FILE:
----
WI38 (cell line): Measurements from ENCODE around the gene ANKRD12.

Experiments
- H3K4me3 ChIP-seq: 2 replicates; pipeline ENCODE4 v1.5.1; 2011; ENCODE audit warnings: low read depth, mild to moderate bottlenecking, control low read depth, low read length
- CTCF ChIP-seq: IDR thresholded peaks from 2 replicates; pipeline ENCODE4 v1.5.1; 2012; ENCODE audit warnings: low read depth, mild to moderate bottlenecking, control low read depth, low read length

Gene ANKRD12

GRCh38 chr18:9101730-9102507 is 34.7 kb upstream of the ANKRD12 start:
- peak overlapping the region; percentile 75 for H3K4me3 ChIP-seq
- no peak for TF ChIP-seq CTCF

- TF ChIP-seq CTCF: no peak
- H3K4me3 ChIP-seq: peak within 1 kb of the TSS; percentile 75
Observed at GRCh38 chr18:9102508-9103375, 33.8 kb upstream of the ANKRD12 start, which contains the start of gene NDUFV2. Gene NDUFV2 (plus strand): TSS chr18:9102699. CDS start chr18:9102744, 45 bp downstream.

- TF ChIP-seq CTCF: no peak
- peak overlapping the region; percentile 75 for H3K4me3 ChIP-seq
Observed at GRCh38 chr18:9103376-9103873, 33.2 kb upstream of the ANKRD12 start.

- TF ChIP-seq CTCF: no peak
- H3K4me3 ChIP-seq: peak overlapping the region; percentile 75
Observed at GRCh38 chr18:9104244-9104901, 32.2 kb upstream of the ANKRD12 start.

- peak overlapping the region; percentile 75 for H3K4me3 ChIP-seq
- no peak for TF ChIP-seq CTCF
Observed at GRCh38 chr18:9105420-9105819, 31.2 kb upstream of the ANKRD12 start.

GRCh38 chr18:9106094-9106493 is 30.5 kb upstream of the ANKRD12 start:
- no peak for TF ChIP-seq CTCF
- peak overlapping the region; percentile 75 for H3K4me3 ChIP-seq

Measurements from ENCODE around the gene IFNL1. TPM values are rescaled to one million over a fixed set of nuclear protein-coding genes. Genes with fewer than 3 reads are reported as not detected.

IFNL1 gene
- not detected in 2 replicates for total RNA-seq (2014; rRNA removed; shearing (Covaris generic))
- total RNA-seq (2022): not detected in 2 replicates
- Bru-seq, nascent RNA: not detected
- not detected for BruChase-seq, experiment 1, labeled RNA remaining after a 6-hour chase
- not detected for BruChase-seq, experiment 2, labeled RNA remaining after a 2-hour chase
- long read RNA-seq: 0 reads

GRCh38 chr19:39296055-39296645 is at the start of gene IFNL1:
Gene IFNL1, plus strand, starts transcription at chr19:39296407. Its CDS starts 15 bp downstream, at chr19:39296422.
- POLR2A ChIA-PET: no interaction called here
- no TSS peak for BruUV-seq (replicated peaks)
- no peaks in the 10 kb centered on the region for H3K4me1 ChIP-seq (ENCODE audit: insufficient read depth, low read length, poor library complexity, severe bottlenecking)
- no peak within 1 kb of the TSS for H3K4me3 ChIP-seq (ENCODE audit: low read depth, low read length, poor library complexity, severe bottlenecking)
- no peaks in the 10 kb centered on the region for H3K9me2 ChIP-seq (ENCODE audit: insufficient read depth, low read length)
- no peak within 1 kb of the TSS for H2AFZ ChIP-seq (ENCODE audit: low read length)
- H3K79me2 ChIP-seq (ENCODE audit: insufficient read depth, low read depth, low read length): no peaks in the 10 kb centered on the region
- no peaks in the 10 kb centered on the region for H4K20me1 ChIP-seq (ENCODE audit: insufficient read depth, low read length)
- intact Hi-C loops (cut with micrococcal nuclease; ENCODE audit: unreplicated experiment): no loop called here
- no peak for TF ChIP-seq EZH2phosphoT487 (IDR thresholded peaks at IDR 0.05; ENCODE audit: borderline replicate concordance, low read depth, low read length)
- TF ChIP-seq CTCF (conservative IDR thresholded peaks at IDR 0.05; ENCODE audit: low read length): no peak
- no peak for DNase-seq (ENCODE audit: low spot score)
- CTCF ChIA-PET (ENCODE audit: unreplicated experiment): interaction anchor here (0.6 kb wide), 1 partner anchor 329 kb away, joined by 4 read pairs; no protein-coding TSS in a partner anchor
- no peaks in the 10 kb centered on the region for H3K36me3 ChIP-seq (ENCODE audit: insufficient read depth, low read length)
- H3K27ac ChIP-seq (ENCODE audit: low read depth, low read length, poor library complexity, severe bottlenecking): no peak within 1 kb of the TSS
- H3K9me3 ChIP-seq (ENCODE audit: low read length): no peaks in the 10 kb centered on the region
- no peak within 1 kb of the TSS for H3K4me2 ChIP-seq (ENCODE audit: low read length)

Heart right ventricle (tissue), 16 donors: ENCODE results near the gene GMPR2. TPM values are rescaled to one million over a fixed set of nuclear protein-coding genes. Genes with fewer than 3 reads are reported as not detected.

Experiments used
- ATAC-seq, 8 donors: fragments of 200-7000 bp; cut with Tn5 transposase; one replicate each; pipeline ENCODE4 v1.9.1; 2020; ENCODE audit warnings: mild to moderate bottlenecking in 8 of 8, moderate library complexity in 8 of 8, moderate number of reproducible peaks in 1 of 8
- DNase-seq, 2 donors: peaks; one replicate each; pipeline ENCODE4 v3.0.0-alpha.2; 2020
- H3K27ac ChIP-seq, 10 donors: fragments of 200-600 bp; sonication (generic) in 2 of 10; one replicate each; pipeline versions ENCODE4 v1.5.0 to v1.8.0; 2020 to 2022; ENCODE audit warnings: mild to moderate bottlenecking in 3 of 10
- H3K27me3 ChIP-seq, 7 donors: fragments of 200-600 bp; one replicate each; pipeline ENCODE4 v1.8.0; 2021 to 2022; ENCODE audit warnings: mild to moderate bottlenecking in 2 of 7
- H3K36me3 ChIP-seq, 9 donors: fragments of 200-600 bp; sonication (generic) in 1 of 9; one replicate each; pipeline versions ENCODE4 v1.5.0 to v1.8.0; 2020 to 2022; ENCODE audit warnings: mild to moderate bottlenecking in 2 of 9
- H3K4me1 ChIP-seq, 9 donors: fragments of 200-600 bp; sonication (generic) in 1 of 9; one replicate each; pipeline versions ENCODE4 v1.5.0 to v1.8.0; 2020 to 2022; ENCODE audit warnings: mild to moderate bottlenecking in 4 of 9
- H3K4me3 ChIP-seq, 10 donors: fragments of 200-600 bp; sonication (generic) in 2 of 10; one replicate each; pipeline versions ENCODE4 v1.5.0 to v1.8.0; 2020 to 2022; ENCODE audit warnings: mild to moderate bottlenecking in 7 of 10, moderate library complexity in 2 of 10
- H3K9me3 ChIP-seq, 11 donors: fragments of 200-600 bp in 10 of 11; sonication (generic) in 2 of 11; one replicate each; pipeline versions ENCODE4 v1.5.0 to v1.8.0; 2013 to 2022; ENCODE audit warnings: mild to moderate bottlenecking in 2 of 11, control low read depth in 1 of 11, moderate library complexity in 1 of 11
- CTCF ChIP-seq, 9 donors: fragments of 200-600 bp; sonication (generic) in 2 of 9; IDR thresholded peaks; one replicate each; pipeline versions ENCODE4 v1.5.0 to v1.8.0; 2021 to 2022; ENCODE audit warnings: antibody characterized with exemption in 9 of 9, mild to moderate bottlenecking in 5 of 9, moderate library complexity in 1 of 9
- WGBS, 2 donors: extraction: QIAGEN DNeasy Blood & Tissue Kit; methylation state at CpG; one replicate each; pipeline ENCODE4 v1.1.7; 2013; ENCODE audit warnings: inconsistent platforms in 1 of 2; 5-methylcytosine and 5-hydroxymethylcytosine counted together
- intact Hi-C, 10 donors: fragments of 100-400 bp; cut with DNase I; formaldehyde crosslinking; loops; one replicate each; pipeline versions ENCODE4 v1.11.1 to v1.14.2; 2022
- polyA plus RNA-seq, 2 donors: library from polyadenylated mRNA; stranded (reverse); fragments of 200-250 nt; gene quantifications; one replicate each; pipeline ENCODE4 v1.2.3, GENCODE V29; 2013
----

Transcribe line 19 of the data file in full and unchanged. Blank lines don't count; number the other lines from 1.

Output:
- no peak for TF ChIP-seq CTCF